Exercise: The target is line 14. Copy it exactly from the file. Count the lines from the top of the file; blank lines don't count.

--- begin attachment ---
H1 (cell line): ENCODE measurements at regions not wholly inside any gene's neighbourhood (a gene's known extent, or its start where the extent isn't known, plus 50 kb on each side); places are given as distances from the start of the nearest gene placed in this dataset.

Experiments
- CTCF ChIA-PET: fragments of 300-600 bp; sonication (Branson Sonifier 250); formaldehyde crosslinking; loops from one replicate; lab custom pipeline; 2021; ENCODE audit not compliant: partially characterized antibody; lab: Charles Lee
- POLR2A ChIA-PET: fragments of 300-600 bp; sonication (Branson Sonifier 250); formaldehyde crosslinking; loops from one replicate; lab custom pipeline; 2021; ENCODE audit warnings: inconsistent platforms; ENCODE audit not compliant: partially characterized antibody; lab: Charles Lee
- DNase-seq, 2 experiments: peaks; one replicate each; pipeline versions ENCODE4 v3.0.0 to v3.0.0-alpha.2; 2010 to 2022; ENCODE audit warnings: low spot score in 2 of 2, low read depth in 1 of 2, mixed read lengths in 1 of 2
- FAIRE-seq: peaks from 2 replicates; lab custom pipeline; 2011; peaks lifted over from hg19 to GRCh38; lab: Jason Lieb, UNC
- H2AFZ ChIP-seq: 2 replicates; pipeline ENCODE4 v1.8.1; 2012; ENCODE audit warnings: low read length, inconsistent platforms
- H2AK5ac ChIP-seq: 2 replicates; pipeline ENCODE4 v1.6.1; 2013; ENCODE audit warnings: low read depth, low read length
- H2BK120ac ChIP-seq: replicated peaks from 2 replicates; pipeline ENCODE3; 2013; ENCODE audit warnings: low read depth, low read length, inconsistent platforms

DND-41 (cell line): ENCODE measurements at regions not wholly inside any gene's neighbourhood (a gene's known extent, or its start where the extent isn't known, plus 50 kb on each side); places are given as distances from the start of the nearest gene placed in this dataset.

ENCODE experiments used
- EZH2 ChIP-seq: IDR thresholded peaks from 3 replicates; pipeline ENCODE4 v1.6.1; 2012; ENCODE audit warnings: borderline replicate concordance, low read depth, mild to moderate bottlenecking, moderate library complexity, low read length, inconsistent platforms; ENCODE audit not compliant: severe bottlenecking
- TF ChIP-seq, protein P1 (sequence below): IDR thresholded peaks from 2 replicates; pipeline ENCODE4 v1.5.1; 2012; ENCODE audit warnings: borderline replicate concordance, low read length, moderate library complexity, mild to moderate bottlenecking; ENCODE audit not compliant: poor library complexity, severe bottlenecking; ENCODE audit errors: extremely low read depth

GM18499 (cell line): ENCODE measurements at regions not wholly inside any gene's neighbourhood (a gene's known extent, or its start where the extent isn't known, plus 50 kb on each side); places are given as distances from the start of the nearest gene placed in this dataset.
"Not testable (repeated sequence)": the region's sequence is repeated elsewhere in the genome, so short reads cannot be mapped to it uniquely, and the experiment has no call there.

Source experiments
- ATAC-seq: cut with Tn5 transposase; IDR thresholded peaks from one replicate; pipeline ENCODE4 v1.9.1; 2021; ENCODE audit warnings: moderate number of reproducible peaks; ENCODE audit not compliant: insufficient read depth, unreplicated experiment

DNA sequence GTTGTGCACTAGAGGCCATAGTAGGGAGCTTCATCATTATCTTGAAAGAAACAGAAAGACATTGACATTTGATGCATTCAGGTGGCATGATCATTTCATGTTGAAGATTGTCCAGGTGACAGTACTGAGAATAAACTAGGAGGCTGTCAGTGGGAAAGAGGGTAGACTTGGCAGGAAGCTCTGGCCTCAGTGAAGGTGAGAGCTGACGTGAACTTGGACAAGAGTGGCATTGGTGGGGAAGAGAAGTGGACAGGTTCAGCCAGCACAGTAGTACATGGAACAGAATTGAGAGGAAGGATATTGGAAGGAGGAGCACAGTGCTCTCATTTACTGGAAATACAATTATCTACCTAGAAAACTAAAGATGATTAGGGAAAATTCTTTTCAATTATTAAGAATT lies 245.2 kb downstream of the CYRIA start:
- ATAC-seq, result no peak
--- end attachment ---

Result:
GM18499 (cell line): ENCODE measurements at regions not wholly inside any gene's neighbourhood (a gene's known extent, or its start where the extent isn't known, plus 50 kb on each side); places are given as distances from the start of the nearest gene placed in this dataset.